An intro to transition with d3.js





This document displays several d3.js example illustration how to build transitions. Reproducible and editable code is provided, hopefully allowing you to get the key concept of transition.

Most basic transition


This is the most basic transition you can build with d3.js. It smoothly changes the width attribute of a rectangle.


Steps:

  • For code clarity, the rectangle is built in svg. Visit this page for more on svg shapes.

  • The rectangle is then modified using d3. It starts by selecting the rect element thanks to d3.select(). Then .transition() is called to initialize the transition. An optional .duration() is specified: the animation here lasts 2000 ms. Finally, the width attribute is modified to 400px.
<!DOCTYPE html>
<meta charset="utf-8">

<!-- Load d3.js -->
<script src="https://d3js.org/d3.v4.js"></script>

<!-- Create a div with just a rect in svg -->
<div>
  <svg width="960px" height="400px">
      <rect
        id="my_rect" x="10" y="200"
        width="200" height="30" stroke="black"
        fill="#69b3a2" stroke-width="1"/>
  </svg>
</div>

<script>

d3.select("#my_rect")
  .transition()
  .duration(2000)
  .attr("width", "400")

</script>

Trigger transition with a button


It is important to understand that the animation instructions can be wrapped in a function. It allows to control when to trigger the animation. Here a button is used to trigger, but any other event could work as well.


Steps:

  • Here, a button is created in html, and a onclick attribute is added. Read more about buttons on the dedicated page.

  • When the button is pressed, a function called triggerTransition() is triggered. This function contains the instructions for the animation as described in the first example of the sery.
<!DOCTYPE html>
<meta charset="utf-8">

<!-- Load d3.js -->
<script src="https://d3js.org/d3.v4.js"></script>

<!-- Create a button to trigger the transition -->
<button onclick="triggerTransition()">Trigger transition</button>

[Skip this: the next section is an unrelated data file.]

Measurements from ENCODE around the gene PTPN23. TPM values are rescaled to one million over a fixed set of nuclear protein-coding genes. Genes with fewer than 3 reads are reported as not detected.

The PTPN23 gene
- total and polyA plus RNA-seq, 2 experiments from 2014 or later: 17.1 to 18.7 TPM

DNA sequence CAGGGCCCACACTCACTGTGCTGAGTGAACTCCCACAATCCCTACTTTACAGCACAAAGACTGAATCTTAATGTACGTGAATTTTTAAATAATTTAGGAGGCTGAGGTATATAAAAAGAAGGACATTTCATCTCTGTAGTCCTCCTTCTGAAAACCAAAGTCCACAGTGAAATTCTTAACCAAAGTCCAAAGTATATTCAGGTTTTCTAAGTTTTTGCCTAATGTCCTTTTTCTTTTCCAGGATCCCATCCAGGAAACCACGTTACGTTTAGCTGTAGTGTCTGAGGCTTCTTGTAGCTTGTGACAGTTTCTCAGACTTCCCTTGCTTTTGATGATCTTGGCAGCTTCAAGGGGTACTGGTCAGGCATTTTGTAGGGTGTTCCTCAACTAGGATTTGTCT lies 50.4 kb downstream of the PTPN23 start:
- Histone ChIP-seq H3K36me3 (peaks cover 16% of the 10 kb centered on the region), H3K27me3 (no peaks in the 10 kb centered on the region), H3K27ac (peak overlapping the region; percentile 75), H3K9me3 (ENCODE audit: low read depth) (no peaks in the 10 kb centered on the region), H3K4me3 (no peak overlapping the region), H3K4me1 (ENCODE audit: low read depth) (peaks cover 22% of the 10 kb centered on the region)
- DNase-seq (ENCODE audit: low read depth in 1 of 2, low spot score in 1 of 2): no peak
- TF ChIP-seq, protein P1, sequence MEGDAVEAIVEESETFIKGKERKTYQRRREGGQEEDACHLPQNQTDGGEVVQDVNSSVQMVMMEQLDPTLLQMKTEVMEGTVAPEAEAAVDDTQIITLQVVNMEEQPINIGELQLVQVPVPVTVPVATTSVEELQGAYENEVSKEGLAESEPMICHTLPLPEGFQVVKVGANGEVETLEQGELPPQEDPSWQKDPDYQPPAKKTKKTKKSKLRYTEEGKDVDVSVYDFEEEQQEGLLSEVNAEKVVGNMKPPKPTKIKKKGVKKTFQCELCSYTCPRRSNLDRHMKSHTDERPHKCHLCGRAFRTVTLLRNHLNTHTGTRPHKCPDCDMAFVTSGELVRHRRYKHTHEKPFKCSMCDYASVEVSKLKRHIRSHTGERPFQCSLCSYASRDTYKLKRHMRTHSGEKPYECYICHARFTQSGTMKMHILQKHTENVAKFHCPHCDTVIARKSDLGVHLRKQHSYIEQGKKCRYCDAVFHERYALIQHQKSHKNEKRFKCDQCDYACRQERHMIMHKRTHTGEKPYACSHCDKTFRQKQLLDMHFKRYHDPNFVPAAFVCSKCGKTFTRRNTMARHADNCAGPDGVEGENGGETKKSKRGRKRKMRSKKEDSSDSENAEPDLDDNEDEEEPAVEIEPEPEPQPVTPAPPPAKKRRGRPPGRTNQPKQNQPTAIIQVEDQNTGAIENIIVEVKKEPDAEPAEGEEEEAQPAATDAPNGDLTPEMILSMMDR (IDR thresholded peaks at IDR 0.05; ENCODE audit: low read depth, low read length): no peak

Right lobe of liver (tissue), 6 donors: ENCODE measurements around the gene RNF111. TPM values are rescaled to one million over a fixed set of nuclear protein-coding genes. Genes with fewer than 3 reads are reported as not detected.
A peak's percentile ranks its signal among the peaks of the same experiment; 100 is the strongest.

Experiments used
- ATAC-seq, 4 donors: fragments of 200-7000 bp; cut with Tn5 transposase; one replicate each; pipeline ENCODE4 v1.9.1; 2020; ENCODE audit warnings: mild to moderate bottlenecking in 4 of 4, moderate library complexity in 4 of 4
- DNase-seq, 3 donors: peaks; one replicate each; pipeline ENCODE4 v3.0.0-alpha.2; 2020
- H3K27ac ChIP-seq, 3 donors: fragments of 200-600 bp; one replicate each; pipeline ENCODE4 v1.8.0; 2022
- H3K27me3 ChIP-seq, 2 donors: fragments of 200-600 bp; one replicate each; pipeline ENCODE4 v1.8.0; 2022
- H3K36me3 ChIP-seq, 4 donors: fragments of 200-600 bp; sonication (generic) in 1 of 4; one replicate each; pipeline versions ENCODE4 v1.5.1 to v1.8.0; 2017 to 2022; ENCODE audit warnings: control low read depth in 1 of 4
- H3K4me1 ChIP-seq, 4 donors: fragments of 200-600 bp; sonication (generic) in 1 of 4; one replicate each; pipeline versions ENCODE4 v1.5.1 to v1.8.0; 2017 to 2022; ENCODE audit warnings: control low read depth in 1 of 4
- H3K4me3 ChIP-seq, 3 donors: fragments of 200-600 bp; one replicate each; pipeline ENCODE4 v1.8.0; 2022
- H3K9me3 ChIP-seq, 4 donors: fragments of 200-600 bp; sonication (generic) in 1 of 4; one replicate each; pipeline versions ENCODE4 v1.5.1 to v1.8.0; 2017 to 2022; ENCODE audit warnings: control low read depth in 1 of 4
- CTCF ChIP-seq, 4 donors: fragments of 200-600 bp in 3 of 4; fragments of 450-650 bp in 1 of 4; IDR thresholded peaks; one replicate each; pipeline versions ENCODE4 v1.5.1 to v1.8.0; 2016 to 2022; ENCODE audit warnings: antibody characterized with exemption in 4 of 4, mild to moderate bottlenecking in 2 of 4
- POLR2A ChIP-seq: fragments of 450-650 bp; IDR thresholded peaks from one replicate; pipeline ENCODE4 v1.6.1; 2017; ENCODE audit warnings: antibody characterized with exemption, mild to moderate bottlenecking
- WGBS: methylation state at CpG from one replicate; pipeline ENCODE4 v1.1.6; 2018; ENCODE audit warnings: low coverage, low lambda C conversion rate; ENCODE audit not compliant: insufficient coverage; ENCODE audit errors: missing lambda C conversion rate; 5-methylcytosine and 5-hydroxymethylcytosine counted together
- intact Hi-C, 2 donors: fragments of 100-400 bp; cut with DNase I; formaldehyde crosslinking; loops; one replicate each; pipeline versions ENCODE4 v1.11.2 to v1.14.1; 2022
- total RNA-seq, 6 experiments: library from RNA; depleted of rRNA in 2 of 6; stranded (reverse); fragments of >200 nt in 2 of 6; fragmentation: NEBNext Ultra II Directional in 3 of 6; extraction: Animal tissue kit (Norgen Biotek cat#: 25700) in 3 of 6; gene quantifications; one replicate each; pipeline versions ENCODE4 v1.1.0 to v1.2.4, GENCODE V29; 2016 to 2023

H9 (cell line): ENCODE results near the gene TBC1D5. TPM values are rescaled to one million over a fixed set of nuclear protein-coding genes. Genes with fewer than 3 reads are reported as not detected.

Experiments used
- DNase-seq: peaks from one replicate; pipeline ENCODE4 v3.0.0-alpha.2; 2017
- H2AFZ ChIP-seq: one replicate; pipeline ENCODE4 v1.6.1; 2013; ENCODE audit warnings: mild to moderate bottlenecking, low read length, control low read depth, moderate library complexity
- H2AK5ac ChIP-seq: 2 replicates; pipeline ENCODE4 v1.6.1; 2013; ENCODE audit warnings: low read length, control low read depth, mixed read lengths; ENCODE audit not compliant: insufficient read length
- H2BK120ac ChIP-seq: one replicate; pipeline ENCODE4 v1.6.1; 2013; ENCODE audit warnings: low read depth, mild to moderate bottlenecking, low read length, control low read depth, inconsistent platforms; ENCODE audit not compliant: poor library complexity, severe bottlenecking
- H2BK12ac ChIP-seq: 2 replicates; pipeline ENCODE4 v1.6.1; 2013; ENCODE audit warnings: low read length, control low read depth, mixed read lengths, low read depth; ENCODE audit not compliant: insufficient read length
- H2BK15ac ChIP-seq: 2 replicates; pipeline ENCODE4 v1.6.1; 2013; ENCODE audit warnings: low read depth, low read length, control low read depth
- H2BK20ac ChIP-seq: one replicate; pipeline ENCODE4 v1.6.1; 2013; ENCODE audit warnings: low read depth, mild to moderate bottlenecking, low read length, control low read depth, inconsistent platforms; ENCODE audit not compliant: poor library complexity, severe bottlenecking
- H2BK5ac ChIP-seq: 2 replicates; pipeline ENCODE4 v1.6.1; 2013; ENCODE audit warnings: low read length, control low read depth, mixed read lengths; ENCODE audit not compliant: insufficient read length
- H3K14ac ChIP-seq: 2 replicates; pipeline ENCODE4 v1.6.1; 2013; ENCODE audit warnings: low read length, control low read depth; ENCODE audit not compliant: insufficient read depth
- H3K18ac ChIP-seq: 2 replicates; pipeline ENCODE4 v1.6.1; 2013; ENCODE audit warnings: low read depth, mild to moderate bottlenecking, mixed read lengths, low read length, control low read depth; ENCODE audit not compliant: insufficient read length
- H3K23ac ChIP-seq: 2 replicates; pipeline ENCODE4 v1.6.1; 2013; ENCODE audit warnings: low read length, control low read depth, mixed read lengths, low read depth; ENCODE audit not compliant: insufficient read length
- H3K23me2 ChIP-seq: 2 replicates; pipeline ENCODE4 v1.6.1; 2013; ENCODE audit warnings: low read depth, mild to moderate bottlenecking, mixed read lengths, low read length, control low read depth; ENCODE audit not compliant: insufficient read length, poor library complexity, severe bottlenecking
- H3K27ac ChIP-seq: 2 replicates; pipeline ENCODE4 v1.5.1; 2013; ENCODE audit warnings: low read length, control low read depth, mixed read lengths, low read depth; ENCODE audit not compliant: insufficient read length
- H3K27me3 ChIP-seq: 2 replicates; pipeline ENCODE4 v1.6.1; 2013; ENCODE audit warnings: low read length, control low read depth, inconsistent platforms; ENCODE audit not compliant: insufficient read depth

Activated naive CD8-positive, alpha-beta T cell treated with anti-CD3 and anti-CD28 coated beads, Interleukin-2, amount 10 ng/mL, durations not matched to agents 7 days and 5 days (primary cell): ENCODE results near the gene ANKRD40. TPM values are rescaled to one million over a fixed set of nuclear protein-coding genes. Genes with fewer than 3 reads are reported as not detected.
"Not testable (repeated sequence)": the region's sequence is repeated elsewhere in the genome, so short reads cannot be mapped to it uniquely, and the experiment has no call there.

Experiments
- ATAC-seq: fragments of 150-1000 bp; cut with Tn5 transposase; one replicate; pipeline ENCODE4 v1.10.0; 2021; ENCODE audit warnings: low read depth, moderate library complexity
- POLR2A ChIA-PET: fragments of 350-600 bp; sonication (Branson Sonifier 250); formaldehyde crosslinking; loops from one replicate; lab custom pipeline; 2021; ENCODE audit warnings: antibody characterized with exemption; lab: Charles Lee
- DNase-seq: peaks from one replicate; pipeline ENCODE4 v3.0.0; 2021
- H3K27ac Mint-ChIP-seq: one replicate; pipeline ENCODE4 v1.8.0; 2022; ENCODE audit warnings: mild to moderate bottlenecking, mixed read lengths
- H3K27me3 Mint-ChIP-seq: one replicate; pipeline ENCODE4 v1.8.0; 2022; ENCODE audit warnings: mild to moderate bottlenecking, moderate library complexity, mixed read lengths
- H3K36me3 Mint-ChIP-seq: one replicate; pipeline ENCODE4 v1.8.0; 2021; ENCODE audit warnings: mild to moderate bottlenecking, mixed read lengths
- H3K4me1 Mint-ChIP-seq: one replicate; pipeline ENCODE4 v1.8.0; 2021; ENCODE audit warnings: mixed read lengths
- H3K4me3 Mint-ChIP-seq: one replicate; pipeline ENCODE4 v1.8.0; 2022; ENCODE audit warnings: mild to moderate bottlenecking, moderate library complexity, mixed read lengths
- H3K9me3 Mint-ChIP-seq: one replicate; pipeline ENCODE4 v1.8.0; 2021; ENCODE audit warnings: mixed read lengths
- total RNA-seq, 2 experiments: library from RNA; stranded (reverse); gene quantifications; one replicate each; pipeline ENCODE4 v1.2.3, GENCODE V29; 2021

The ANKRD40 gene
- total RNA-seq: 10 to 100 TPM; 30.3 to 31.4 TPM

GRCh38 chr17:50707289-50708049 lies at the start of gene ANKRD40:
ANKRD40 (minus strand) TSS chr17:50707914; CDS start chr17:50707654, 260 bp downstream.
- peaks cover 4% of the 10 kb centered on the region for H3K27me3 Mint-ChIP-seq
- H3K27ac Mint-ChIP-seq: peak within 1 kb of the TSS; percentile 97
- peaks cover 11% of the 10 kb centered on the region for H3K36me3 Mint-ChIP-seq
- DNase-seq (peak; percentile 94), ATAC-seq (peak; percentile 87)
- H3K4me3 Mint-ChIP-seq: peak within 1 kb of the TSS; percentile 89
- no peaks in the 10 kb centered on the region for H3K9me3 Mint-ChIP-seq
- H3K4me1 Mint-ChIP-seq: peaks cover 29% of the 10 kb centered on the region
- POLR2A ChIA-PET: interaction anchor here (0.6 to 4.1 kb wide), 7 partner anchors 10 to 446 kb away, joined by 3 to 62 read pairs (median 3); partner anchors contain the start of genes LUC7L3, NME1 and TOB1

<!-- Create a div with just a rect in svg -->
<div>
  <svg width="960px" height="400px">
      <rect
        id="rectArea" x="10" y="200"
        width="200" height="30" stroke="black"
        fill="#69b3a2" stroke-width="1"/>
  </svg>
</div>

<script>

function triggerTransition(){
  d3.select("#rectArea")
    .transition()
    .delay(100)
    .duration(2000)
    .attr("width", "400")
}

</script>

Piping transitions


It is possible to pipe transitions: make them happen one after each other instead of simultaneously. For this to happen, you have to call the transition() function at the beginning of each step of the pipeline.


<!DOCTYPE html>
<meta charset="utf-8">

<!-- Load d3.js -->
<script src="https://d3js.org/d3.v4.js"></script>

<!-- Create a button to trigger the transition -->
<button onclick="triggerTransitionPiping()">Trigger transition</button>

<!-- Create a div with just a rect in svg -->
<div>
  <svg width="960px" height="400px">
      <rect
        id="my_rect2" x="10" y="200"
        width="200" height="30" stroke="black"
        fill="#69b3a2" stroke-width="1"/>
  </svg>
</div>

<script>

function triggerTransitionPiping(){

  d3.select("#my_rect2")

    // First, make the bar wider
    .transition()
    .duration(2000)
    .attr("width", "400")

    // Second, higher
    .transition()
    .attr("height", "100")

    // Change its color
    .transition()
    .style("fill", "red")

    // And now very small
    .transition()
    .duration(200)
    .attr("height", "10")
    .attr("width", "10")
}

</script>

Adding delay between elements


It is possible to add delay between the transition of each element. Sometimes it adds a nice flow impression to the transition.


Steps:

  • Here, several elements are created. It is thus possible to provide a different delay value for each circle.
<!DOCTYPE html>
<meta charset="utf-8">

<!-- Load d3.js -->
<script src="https://d3js.org/d3.v4.js"></script>

<!-- Create a button to trigger the transition -->
<button onclick="triggerTransitionDelay()">Trigger transition</button>